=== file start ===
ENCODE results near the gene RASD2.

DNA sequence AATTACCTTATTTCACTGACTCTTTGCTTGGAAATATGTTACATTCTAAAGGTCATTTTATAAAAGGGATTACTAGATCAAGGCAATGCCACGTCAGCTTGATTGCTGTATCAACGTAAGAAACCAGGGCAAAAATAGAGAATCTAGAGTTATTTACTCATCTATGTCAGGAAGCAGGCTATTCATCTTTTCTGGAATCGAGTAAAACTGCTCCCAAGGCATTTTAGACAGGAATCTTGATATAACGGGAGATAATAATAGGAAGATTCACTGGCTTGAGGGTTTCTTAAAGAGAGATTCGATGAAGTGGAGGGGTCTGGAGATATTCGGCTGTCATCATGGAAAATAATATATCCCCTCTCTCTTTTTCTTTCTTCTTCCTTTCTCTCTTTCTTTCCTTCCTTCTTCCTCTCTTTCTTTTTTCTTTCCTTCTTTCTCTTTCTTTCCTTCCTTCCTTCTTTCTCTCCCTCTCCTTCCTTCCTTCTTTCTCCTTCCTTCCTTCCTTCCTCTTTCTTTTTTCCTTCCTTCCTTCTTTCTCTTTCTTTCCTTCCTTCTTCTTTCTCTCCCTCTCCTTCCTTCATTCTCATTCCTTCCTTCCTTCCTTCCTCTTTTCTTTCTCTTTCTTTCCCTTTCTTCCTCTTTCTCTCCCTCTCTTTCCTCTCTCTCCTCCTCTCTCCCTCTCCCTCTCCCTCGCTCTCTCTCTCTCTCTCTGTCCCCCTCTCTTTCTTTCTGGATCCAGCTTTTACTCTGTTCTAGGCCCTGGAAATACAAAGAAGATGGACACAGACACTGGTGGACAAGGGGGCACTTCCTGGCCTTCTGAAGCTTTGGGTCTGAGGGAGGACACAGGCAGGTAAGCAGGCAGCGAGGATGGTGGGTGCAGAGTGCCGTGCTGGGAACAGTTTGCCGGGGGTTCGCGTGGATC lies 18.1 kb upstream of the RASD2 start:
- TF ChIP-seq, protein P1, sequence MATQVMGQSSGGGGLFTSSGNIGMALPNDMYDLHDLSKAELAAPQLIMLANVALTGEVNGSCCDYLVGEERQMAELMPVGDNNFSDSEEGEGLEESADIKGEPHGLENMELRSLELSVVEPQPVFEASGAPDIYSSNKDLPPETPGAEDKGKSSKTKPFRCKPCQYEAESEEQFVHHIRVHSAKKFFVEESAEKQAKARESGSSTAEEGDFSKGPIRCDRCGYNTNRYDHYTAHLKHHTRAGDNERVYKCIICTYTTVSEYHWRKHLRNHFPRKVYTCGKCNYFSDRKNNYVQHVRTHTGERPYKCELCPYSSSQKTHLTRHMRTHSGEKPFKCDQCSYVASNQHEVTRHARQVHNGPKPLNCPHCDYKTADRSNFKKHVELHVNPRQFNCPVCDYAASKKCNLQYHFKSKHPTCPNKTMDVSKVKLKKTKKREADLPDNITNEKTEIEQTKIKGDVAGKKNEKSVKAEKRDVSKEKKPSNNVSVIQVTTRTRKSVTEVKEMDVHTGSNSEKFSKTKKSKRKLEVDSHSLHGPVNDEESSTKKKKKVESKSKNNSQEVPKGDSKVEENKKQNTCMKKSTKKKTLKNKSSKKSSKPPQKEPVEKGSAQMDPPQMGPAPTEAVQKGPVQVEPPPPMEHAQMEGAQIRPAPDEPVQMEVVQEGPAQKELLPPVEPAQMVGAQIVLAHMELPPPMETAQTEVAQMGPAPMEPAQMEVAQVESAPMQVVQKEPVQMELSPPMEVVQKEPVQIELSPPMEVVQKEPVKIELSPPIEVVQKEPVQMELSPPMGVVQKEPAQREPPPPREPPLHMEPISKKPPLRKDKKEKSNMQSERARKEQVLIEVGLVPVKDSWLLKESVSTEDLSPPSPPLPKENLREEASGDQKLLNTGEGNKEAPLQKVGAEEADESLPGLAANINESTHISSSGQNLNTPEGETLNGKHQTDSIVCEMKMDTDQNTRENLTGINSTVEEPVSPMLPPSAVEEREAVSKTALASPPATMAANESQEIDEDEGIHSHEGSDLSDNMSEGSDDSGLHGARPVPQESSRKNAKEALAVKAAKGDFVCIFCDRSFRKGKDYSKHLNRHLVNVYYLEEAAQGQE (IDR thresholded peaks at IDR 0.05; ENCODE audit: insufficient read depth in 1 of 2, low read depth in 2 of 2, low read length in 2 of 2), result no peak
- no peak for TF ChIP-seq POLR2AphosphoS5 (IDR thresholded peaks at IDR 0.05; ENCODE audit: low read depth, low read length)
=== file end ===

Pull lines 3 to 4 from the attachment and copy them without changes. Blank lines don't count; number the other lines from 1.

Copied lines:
- TF ChIP-seq, protein P1, sequence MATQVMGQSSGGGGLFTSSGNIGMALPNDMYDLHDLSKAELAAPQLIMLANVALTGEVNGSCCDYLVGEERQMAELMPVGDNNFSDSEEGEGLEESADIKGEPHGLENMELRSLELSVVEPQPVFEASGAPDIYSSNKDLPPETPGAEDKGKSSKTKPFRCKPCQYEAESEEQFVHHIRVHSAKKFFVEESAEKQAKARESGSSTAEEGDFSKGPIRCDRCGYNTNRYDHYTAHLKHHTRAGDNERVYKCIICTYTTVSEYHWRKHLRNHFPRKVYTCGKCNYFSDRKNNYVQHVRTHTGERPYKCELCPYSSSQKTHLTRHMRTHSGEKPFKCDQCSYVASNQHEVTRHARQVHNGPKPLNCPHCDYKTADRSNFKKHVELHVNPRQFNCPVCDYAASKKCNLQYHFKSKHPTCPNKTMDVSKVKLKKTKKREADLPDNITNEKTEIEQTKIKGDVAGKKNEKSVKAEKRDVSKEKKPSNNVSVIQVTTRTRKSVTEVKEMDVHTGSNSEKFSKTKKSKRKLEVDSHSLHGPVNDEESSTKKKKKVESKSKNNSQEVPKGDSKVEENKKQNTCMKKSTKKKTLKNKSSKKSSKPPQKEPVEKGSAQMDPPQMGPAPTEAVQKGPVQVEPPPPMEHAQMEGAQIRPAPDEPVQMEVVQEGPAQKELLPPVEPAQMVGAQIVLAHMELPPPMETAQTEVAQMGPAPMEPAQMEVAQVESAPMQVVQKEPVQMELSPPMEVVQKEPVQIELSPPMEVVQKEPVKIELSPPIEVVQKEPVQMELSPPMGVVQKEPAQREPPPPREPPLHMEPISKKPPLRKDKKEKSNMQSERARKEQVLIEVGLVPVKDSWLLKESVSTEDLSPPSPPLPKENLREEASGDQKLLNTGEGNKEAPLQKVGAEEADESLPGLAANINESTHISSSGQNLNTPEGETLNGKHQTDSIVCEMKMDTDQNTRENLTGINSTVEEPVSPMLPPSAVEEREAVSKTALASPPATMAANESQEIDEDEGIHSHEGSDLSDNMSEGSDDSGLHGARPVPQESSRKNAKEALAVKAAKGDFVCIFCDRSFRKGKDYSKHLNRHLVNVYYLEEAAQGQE (IDR thresholded peaks at IDR 0.05; ENCODE audit: insufficient read depth in 1 of 2, low read depth in 2 of 2, low read length in 2 of 2), result no peak
- no peak for TF ChIP-seq POLR2AphosphoS5 (IDR thresholded peaks at IDR 0.05; ENCODE audit: low read depth, low read length)